Each summer for the past few years I've experimented a little bit more with mapping techniques, so here I am again with another effort. You can see earlier ones on mapping marine traffic and shaded relief elsewhere on the blog but this time I've taken a little look at mapping rainfall. Well, it's mostly rain in the UK but of course to be accurate it's about all kinds of precipitation. But the effect I was playing around with also doubles as a kind of 'rain shadow map' effect and my first go was for the UK so rain definitely fits the bill here. Okay, let's start with a map of rainfall in Great Britain, below. This is a slightly edited version of one I already posted on twitter. Below that, you can see a new one for the contiguous United States, using the same style. The UK one only covers a short time period but the US one relates to 30 year averages.
|The vertical peaks are exaggerated for effect|
|I find the patterns here really quite fascinating - e.g. Central Valley|
I've done quite a bit of this kind of 3D mapping recently and of course there are upsides as well as downsides to doing this but I think this does a pretty good job of highlighting the peaks in precipitation and also the general pattern across the areas shown. If you enlarge the images you should be able to see things in a lot more detail. The Great Britain map is based on a 1km grid and the US one is based on an 800m grid.
Here are some other versions of the same kind of thing, for the US and also for Northern Ireland.
|Simplified and stylised but you get the general idea|
|Hey, does it ever rain in Seattle, or San Francisco? How about Bakersfield?|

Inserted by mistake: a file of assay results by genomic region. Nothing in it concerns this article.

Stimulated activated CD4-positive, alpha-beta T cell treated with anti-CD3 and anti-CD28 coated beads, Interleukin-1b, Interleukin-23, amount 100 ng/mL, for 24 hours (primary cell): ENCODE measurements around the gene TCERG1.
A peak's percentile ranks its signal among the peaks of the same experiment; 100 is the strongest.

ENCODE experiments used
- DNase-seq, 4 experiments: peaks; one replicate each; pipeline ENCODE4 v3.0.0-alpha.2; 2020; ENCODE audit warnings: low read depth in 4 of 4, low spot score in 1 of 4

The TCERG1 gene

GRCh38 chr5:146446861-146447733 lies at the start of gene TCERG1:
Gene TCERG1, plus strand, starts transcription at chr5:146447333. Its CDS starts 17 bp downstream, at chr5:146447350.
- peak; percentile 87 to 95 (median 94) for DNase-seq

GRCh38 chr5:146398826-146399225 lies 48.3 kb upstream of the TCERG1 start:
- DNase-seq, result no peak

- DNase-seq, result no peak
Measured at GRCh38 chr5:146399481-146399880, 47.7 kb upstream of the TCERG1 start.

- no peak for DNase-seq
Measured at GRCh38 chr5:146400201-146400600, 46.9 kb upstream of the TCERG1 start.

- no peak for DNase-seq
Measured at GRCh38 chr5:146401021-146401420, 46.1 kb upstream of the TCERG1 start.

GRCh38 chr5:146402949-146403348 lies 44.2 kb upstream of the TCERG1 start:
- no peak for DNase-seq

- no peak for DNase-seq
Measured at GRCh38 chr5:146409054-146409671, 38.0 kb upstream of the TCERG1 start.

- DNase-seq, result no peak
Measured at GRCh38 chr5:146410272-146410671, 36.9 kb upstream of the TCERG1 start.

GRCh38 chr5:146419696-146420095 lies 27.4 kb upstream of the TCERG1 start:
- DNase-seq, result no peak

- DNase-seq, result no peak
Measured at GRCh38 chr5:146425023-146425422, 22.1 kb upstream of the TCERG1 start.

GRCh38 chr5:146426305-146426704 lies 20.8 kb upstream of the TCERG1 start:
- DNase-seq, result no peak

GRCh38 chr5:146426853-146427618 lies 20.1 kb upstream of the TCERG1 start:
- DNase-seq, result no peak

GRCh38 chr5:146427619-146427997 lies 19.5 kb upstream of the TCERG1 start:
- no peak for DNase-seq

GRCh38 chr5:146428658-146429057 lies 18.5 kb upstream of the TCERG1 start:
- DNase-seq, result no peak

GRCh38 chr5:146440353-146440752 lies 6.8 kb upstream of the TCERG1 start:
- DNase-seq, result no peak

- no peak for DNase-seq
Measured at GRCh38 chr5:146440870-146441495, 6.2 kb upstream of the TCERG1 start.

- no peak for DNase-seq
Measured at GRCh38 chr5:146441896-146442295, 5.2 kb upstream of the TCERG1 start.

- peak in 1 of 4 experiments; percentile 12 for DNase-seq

|The data for Northern Ireland is published separately to the rest of the UK|
Okay, that's basically it but see below for some information relating to data sources and software. These visuals are really just me experimenting with the method and I suppose I'd classify them as a mix of science and art (if I'm being charitable to myself) rather than useful analytical tools. But I do think they provide an interesting overview of climate patterns and there is potential here with this kind of technique to take it further both for climate data and other stuff.
Plus, I like the idea of 'rain shadow maps' that use actual shadows to show where the rain shadow effects might actually be felt.
For the US maps I used data from the PRISM Climate Group at Oregon State University, and there are all sorts of great datasets available. The data in the map above is from the Normals section of their website and they have lots of great ready-made climate maps available to download.
For the UK (although it's provided as GB and NI separately) I used data from the Centre for Ecology and Hydrology. This is available under an Open Government Licence but I also need to cite the following source:
Tanguy, M.; Dixon, H.; Prosdocimi, I.; Morris, D.G.; Keller, V.D.J. (2019). Gridded estimates of daily and monthly areal rainfall for the United Kingdom (1890-2017) [CEH-GEAR]. NERC Environmental Information Data Centre. https://doi.org/10.5285/ee9ab43d-a4fe-4e73-afd5-cd4fc4c82556
You may not be surprised to learn that these were produced in Aerialod. I did a bit of pre-processing in QGIS and some file compression in IrfanView but the visuals were rendered in Aerialod. I outputted the US ones at 5760x3240 pixels in about half an hour, once I got all the lighting and everything else just as I wanted. If you want to learn more about Aerialod, you can check out some of my earlier blogs on how to get started.